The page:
Cloud environments beyond the Big Three

The Big Three cloud providers, AWS, Microsoft, and Google, are going like gangbusters. The most likely reason is two letters: AI. The first quarter of 2024 saw the strongest growth since the third quarter of 2022. Enterprise spending on cloud infrastructure services topped $76 billion during Q1 2024, up by $13.5 billion (a 21% increase) compared with Q1 of 2023.

The Big Three cloud providers now account for 67% of global cloud spending. Amazon still retains its lead at 31%, but its share is shrinking compared with Microsoft (25%) and Google (11%), which showed stronger year-on-year growth, according to Synergy Research Group.

The ever-changing tech landscape

If you don’t like the current state of tech, wait a year. While AWS, Microsoft Azure, and Google Cloud control most of the global cloud spending, an interesting dynamic is playing out beneath these headline figures. Enterprises are increasingly investing in second-tier cloud providers such as Huawei, Snowflake, MongoDB, and Oracle, which collectively demonstrated the strongest year-on-year growth rates.

Also, there are the new “microclouds” (my term), which are small upstart cloud providers, mostly offering very specific services, such as GPUs and TPUs in support of the exploding AI market. Nobody knows who these players are yet. They are private versus public companies, so investors are not watching them as closely (other than venture capitalist firms.)

The interest in cloud services besides AWS, Microsoft, or Google reflects a growing appetite among businesses for more specialized, tailored cloud services. These perhaps offer different advantages in pricing, performance, or data regulation compliance compared to their gargantuan counterparts. Price is the primary reason that I counsel some enterprises to take a harder look at the second-tier and microcloud players. These less convenient public cloud providers often offer large discounts. The major public cloud providers charge high prices for pretty much the same processors, storage, and networking.

Also, don’t forget about managed service providers, which are often better options than public cloud providers. They offer more full-service-type solutions that include public clouds as well as more traditional systems.

Other architectural models

The resurgence and innovation in edge computing and on-premises technology further support the trend toward diversification as data generation and consumption locations continue to spread geographically.

With these problem domains, which have become more numerous since COVID-19 when everyone scattered, limitations of centralized cloud data centers become more pronounced. Edge computing addresses these limitations by processing data closer to where it is generated. This drastically reduces latency and enhances the user experience in applications such as IoT, retail tech, and smart manufacturing.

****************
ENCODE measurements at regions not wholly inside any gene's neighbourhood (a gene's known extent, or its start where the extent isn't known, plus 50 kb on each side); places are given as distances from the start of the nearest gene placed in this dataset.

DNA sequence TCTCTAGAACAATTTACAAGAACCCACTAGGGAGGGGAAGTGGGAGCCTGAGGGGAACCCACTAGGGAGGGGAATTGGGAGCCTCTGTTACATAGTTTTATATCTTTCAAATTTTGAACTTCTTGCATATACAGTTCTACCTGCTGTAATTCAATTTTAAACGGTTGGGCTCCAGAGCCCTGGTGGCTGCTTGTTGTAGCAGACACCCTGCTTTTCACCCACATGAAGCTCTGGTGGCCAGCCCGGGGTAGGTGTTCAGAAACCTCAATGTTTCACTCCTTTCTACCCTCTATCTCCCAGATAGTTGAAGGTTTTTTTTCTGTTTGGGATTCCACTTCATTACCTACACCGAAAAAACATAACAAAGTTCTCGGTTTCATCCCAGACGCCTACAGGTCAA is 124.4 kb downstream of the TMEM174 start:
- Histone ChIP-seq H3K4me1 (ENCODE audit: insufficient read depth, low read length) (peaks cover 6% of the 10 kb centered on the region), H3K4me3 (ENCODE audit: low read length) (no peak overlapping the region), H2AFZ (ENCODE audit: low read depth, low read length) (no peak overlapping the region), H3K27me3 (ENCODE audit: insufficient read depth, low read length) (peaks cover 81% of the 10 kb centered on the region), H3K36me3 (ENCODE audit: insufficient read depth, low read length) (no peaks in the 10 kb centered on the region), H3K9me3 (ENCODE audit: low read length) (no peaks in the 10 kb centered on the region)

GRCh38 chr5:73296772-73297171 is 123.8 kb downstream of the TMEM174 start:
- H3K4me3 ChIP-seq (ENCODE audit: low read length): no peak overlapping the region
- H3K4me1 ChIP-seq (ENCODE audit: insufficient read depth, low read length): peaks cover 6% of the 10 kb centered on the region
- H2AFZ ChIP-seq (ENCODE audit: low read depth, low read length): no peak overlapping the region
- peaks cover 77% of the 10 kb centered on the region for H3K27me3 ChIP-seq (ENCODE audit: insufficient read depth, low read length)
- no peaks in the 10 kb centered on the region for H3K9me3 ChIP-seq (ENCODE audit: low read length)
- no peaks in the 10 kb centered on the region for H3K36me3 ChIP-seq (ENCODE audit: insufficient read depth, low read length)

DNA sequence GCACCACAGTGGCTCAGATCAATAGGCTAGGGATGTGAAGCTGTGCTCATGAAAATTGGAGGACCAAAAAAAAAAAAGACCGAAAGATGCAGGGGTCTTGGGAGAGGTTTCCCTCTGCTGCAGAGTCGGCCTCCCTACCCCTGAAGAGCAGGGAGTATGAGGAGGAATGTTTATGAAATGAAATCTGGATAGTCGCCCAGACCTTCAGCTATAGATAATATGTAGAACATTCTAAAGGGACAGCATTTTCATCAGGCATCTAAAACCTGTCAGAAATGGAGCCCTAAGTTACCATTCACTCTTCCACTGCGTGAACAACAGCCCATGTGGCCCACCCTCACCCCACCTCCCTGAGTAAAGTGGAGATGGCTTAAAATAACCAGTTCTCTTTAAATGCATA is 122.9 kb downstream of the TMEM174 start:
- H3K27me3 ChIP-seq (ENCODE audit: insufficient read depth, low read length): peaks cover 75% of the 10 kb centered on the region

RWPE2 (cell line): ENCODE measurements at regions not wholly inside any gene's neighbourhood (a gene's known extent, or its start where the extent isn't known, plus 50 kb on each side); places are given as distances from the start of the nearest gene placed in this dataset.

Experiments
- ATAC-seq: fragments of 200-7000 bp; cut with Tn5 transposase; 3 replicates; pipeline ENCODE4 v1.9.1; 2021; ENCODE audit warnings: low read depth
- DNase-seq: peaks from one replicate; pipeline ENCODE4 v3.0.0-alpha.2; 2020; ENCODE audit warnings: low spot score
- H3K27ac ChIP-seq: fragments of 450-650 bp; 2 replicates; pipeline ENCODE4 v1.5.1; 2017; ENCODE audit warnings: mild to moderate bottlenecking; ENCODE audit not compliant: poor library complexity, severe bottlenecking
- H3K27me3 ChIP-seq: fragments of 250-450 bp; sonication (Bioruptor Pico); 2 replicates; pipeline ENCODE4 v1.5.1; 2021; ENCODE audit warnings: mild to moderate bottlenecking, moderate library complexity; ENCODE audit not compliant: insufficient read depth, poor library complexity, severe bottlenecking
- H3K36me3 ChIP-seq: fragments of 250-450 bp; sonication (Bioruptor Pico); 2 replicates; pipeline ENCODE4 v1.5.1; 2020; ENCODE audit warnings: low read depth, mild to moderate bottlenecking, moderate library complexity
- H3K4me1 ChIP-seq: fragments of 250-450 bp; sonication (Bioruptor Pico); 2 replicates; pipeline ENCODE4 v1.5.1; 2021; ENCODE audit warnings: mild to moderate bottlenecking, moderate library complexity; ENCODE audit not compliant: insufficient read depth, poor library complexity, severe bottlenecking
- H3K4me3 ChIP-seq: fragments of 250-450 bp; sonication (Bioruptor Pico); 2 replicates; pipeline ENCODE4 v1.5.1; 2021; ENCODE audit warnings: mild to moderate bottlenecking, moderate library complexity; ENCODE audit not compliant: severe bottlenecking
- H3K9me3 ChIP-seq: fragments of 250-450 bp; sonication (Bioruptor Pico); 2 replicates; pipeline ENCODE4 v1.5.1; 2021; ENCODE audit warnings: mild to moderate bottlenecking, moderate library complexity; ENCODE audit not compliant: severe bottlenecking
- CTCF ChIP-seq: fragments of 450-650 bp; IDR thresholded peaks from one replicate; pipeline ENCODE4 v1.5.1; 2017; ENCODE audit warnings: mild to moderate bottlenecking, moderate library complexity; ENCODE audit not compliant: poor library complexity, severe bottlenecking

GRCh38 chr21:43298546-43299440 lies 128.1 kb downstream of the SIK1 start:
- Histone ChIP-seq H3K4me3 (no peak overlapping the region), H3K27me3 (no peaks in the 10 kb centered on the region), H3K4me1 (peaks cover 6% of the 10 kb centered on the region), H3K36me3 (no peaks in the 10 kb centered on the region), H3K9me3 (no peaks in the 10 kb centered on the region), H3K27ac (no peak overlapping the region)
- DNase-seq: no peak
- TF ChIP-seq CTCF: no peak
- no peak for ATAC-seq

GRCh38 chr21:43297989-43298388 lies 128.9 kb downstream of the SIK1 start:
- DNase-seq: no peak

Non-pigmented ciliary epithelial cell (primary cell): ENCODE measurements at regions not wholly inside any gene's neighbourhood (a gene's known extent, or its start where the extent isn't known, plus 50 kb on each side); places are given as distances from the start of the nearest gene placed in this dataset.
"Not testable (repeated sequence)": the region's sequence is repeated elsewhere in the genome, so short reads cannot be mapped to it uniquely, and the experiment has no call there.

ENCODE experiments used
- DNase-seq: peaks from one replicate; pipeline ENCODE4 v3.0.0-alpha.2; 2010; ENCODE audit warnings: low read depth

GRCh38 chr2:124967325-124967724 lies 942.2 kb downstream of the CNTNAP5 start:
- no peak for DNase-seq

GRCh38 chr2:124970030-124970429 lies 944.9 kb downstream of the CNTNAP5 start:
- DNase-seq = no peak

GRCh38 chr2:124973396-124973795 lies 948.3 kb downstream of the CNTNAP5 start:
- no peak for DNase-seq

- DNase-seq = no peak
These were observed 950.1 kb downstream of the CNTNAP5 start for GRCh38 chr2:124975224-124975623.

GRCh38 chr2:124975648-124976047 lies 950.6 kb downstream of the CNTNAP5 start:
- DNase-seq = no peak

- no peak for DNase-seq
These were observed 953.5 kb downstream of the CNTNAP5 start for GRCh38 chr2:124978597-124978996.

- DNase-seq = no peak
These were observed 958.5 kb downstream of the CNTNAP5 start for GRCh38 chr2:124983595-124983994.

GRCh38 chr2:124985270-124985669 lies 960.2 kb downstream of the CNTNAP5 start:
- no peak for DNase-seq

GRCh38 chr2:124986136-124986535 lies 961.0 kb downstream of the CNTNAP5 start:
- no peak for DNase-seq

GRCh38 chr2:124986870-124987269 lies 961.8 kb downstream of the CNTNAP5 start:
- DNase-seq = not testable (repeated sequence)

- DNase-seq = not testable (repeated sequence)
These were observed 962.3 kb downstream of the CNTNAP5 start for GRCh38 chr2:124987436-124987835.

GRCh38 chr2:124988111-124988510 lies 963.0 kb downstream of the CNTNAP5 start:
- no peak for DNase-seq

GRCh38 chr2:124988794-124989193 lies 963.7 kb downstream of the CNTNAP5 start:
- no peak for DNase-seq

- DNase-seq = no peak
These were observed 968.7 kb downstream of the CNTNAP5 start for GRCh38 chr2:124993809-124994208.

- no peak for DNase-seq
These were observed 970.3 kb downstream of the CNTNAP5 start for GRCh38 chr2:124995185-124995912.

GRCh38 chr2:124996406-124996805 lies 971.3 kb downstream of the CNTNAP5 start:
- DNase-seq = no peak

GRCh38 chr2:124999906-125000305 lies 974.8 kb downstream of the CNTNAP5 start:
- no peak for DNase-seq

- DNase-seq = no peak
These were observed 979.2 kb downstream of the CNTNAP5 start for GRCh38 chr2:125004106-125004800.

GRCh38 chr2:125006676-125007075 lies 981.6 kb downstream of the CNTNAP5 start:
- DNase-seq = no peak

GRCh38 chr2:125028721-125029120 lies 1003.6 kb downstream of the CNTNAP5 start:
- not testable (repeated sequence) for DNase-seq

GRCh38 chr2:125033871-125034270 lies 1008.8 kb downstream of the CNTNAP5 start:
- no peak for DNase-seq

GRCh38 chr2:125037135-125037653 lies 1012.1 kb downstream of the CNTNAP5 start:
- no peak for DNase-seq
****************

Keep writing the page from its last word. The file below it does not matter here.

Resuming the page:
Although many consider edge computing to be small devices, it also includes entire data centers and smaller server installations that exist to serve a specific business location. Many enterprises don’t see the wisdom of sending their data on a 2,000-mile round trip to the point of presence for a public cloud provider, which happens more often than we understand.

Additionally, although the cloud offers good scalability and flexibility, concerns over data sovereignty and security continue to push certain industries towards on-premises solutions. Sensitive data and critical applications in sectors such as finance, government, and healthcare often necessitate keeping data in-house under strict regulatory frameworks.

However, the real reasons are more pragmatic. The cloud is often more expensive than more traditional solutions, such as on-premises. Cloud is clearly more convenient for things like AI building and deployment, considering that you get a complete ecosystem on-demand, but the cost is beginning to drive many enterprises to consider placing some of their applications and data sets elsewhere.

Of course, multicloud and hybrid cloud options still exist and are growing strategies. By using multiple cloud services from different providers, businesses can leverage the specific strengths of each to find more value. Hybrid models combining both cloud and on-premises infrastructures allow businesses to optimize their IT environment based on cost and performance, with many more workloads returning to more traditional data centers (repatriation) due to unexpected costs.

The move to decentralized infrastructure

Were it not for the noise and hype around AI and all its immediate effects, the decentralization of infrastructure would be a more prominent topic of discussion. That’s what happens when you’re sifting through $20 billion of marketing buzz. However, I think it’s slowly and surely happening, and will continue for at least the next five years.

This evolution marks a shift in the digital infrastructure landscape. Enterprises are demanding more flexibility and control over their data and computing needs. Most of all, they are not happy with the amount of cash they keep pouring into the pockets of the large cloud providers. As a response, the market is adapting, providing a broader array of options beyond the Big Three. An eclectic array of technologies is able to provide more business value—that is, if you can get enterprises to look.

Copyright © 2024 IDG Communications, Inc.


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